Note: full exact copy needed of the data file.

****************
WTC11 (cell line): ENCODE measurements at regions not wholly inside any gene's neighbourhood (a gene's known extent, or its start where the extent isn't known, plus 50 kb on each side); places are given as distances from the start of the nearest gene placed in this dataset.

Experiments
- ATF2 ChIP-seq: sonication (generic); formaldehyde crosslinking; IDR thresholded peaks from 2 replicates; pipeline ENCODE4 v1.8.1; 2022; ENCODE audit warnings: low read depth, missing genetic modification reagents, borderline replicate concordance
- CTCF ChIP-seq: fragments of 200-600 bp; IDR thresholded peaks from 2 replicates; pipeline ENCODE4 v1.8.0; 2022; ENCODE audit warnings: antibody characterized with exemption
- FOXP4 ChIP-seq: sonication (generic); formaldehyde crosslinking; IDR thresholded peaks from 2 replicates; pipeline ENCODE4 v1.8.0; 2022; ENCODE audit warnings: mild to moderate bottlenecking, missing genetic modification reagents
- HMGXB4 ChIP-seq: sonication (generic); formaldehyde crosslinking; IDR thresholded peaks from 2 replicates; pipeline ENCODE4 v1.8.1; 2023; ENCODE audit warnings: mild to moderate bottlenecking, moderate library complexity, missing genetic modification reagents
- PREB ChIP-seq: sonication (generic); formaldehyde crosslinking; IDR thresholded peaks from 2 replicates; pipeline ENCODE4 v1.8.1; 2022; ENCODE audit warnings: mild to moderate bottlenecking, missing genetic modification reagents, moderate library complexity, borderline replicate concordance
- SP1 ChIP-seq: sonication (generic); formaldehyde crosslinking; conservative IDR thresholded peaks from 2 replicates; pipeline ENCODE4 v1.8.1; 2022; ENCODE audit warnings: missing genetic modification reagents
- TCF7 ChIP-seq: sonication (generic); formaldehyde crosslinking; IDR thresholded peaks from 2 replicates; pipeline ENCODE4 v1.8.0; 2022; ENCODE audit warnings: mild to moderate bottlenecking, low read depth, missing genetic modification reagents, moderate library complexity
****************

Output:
WTC11 (cell line): ENCODE measurements at regions not wholly inside any gene's neighbourhood (a gene's known extent, or its start where the extent isn't known, plus 50 kb on each side); places are given as distances from the start of the nearest gene placed in this dataset.

Experiments
- ATF2 ChIP-seq: sonication (generic); formaldehyde crosslinking; IDR thresholded peaks from 2 replicates; pipeline ENCODE4 v1.8.1; 2022; ENCODE audit warnings: low read depth, missing genetic modification reagents, borderline replicate concordance
- CTCF ChIP-seq: fragments of 200-600 bp; IDR thresholded peaks from 2 replicates; pipeline ENCODE4 v1.8.0; 2022; ENCODE audit warnings: antibody characterized with exemption
- FOXP4 ChIP-seq: sonication (generic); formaldehyde crosslinking; IDR thresholded peaks from 2 replicates; pipeline ENCODE4 v1.8.0; 2022; ENCODE audit warnings: mild to moderate bottlenecking, missing genetic modification reagents
- HMGXB4 ChIP-seq: sonication (generic); formaldehyde crosslinking; IDR thresholded peaks from 2 replicates; pipeline ENCODE4 v1.8.1; 2023; ENCODE audit warnings: mild to moderate bottlenecking, moderate library complexity, missing genetic modification reagents
- PREB ChIP-seq: sonication (generic); formaldehyde crosslinking; IDR thresholded peaks from 2 replicates; pipeline ENCODE4 v1.8.1; 2022; ENCODE audit warnings: mild to moderate bottlenecking, missing genetic modification reagents, moderate library complexity, borderline replicate concordance
- SP1 ChIP-seq: sonication (generic); formaldehyde crosslinking; conservative IDR thresholded peaks from 2 replicates; pipeline ENCODE4 v1.8.1; 2022; ENCODE audit warnings: missing genetic modification reagents
- TCF7 ChIP-seq: sonication (generic); formaldehyde crosslinking; IDR thresholded peaks from 2 replicates; pipeline ENCODE4 v1.8.0; 2022; ENCODE audit warnings: mild to moderate bottlenecking, low read depth, missing genetic modification reagents, moderate library complexity